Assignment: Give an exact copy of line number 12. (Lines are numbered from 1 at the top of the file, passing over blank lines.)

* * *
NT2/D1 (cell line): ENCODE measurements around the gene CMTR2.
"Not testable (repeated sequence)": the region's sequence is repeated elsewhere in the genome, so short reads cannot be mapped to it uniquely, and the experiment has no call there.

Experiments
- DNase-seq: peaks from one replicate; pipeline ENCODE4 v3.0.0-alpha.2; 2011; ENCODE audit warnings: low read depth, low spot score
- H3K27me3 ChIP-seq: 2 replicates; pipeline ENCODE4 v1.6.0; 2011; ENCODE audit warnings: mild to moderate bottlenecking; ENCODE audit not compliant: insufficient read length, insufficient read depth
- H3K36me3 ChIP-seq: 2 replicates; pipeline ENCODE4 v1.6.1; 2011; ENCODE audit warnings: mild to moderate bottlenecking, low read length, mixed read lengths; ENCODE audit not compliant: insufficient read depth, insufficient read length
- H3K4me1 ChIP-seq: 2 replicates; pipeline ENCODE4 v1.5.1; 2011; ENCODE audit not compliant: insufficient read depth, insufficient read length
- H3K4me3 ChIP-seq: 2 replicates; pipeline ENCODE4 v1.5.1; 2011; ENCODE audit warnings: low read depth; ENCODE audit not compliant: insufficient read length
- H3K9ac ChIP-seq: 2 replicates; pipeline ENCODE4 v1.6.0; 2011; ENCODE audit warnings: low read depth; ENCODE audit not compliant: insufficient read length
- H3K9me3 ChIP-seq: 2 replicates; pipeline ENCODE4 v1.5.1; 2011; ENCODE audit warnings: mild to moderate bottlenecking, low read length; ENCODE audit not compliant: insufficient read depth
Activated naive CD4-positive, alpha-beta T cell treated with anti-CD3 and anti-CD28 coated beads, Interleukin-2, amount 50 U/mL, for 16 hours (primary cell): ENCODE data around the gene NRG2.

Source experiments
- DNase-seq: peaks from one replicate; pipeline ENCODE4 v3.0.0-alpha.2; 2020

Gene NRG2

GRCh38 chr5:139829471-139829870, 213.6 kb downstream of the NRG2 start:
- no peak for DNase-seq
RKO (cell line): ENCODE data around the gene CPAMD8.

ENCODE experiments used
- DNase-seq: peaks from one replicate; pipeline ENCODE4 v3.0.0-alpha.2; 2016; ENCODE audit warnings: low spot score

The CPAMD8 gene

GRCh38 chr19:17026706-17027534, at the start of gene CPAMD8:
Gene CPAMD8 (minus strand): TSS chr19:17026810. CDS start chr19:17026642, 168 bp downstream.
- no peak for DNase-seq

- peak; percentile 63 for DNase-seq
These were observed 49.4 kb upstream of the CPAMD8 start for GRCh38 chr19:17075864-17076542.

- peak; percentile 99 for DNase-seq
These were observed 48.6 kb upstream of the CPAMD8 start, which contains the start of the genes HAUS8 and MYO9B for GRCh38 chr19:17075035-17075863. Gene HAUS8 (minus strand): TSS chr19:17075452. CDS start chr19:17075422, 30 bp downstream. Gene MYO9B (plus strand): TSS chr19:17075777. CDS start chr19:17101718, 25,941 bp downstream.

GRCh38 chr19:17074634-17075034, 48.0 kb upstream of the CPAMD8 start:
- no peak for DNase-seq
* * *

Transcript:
Source experiments